PALM SPRINGS, Calif. — It wasn't that long ago this city of aging snowbirds fought back a rising tide of scantily clad college students with the ultimate spring break buzz kill: no thongs, no amplified music and no dancing.
How a troubled economy can change things.
Reeling from the recession, the city's tourism bureau this spring sent a text message to 55,000 college kids — "Skip Cabo, come to Palm Springs" — and students are once again flocking to the ritzy desert oasis better known for its golf courses and gated retirement communities.
Although the nearest beach is more than two hours away, the pitch appealed to students who said they were spooked by reports of drug violence in Mexico, a perennial spring break favorite.
"I'd rather be safe," said Marissa Klei, whose spring break tour company switched to Palm Springs from San Felipe, in Baja California, at the last minute.
"We weren't at the beach and there weren't as many people, but it was still chill," said Klei, a sophomore at California Polytechnic State University, San Luis Obispo. "We hung out at the pool, there were lots of good people and the weather was so nice."
That's the kind of buzz Palm Springs hopes will spread among college students as it warily wades back into the spring break tourism niche for the first time in nearly 20 years.
"Palm Springs practically invented spring break ... and it's back!" blares a Web site promoting deals to college students.
More than 2,000 revelers on spring break tours will rotate through a Holiday Inn on the outskirts of town before the six-week season ends in mid-April, and dozens of independent groups have booked rooms at the 25 hotels offering students reduced midweek rates, according to spring break promotion companies and city tourism officials.
On a recent morning at the Holiday Inn, 250 students were recovering from the previous day of debauchery, which included tequila races, beer pong, an evening dance and a "king and queen of the beach contest" that ended with one female contestant stripping in front of hundreds of poolside revelers.
"It was real fun, from what I remembered," said a hungover John Gebhardt, 19, as his friend loaded an autographed beer bong into his car trunk. "A whole bunch of people came from all different schools (and) stayed together partying. It was sick."
Gebhardt's wild week was a glimpse of the Palm Springs of the past, when it attracted crowds of students after World War II that multiplied yearly until the city started cracking down in the late 1980s.
In 1986, at the height of the revelry, the Palm Springs jail was packed with inebriated students, and police marched arm-in-arm to sweep throngs of rioting, bottle-throwing partiers off the downtown thoroughfare.
In 1991, then-Mayor Sonny Bono helped pass the city's now-famous anti-thong ordinance to end the annual spring break tradition of women wearing cheek-baring bikinis as they circled downtown by motorcycle.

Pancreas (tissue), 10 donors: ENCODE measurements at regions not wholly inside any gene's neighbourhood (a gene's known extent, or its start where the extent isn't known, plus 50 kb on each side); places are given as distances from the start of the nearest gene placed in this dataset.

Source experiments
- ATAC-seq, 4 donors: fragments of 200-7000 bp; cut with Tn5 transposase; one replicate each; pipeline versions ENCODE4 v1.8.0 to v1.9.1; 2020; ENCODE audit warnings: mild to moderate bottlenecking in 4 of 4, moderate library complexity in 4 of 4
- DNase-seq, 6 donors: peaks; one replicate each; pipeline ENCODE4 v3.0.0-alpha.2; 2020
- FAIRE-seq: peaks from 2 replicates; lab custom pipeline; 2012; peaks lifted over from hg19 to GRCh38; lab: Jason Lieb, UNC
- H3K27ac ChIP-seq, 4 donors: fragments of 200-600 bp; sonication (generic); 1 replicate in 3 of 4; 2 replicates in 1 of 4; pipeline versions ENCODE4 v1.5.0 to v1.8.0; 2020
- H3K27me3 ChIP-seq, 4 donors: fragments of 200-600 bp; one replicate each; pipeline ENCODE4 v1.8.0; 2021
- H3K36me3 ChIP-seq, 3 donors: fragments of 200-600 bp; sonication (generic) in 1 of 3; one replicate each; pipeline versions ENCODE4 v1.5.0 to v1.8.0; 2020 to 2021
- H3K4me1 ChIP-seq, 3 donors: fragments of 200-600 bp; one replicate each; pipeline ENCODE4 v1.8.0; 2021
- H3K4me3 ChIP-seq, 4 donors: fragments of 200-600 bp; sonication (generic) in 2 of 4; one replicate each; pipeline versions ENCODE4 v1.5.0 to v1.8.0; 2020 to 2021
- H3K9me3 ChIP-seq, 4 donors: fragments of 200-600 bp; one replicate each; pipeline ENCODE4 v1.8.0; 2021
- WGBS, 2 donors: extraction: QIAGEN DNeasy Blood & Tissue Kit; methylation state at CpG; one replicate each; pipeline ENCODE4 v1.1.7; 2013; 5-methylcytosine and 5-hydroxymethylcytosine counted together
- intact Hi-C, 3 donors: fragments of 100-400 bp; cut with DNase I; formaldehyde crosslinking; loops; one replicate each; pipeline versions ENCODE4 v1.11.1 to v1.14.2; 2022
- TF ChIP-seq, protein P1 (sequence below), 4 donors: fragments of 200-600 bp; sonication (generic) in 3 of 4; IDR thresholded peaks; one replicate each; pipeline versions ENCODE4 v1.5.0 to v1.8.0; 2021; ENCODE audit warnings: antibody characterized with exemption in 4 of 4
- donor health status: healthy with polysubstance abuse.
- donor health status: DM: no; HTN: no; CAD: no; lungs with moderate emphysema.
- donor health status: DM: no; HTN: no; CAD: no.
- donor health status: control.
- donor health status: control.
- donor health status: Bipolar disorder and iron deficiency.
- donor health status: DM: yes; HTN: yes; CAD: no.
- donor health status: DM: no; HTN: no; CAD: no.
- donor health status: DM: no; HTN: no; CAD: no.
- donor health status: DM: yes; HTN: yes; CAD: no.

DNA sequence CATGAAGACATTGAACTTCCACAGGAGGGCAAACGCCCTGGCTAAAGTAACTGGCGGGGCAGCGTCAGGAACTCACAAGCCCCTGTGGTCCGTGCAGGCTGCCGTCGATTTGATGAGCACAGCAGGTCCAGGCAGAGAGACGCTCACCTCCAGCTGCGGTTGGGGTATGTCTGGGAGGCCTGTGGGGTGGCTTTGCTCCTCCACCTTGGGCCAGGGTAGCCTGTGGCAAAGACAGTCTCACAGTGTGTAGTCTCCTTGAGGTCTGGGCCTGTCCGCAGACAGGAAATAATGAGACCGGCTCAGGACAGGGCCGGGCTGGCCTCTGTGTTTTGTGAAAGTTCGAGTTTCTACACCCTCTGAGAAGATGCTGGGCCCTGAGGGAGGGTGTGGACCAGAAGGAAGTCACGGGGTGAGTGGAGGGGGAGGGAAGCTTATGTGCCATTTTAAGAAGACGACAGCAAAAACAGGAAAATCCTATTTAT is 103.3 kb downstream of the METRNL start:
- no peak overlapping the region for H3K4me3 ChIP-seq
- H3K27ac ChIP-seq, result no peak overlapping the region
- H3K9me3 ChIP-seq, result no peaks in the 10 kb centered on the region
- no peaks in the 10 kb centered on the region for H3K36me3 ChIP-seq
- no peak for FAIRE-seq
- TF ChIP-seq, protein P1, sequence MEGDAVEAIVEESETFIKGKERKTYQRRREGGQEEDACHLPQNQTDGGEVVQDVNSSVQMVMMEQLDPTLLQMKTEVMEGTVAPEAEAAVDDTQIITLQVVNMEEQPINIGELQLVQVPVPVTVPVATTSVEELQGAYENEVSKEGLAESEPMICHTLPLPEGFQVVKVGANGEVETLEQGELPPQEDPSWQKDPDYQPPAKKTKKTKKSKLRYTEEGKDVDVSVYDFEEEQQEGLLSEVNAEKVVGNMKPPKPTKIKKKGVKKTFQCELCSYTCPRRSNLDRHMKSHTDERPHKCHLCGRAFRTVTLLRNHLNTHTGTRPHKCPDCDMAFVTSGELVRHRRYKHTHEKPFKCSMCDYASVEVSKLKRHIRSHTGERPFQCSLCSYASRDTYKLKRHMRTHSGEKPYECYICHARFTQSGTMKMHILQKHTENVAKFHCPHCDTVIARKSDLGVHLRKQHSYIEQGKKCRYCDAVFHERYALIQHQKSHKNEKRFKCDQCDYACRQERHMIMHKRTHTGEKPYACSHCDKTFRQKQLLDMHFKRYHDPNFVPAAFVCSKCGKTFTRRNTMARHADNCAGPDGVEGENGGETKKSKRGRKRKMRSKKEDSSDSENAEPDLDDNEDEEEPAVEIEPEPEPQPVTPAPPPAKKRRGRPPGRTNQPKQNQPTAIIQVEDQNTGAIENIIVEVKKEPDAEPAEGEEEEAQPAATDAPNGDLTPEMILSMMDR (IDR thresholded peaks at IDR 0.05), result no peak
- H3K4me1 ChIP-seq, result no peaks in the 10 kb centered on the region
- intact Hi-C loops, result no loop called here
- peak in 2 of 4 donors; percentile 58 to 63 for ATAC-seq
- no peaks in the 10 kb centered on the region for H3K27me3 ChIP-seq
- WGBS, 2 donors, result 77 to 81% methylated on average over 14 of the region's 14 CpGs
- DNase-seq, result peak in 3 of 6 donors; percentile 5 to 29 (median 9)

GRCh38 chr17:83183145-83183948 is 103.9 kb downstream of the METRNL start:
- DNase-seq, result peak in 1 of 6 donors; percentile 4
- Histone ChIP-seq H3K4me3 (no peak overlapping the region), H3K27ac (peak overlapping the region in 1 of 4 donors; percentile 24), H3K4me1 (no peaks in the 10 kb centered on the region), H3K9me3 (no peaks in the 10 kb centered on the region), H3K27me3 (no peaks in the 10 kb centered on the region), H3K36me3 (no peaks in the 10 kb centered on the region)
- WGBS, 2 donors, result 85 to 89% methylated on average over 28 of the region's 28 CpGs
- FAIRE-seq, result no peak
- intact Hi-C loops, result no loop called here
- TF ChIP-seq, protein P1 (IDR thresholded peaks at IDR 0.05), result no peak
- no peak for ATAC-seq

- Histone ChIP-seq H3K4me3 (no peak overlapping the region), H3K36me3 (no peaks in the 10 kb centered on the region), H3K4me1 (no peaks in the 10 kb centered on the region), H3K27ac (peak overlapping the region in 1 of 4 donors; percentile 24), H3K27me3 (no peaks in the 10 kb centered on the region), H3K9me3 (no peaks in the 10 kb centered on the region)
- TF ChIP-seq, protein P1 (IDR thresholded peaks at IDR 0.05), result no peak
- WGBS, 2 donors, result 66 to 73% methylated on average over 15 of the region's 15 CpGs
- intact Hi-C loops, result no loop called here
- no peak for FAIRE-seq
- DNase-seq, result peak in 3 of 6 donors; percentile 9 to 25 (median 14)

Today, Palm Springs hopes its newfound push for the 18- to 25-year-old demographic can balance the excess of years past with the desperate need for tourist dollars. The city thinks it can welcome the students while using the old ordinances and better planning to rein in bad behavior.
For now, most of the students are sequestered at the Holiday Inn, where a spring break promotion company has booked most of the rooms for several weeks solid and provides in-house entertainment. Students staying at upscale downtown resorts have arrived in smaller groups and are more low-key — a trend the city prefers.
"It will never get (like 1986) again, and there's nobody here that wants it that way," said Mary Jo Ginther, director of Palm Springs tourism bureau.
Palm Springs, ringed by snowcapped mountains, has seen hotel occupancy rates drop around 10 percent in recent months, and receipts from hotel room taxes plummeted 14 percent over the same period last year.
The city relies on the room tax for one-fifth of its annual budget, said Mayor Pro Tem Chris Mills.
Mills, who lived through the wildest spring breaks, said he's wary of welcoming students back, but he also sees the crowds as a solution to the city's economic crisis and an investment.
"They may be here when they're 18 years old, have a great time, not spend any money and stay in a hotel room with six other people. But at a point in time, they're going to be 35, 40, 45 years old and they'll remember the experience and they'll come back," he said.
"I think the years that we've not had that, that's been a hole in our advertising."
Some local residents, however, aren't sure they're ready for a return to the good old days, even if the city vows to keep it under control.
"They would be so raucous downtown and they would park in the streets and be rude and they thought they owned the place. It causes a lot of trouble," said Fran Rheaume, 65, who winters in Palm Springs and recently moved to nearby Desert Hot Springs.
"I think it's good for kids to have fun, but there should be a limit. It's a retirement community."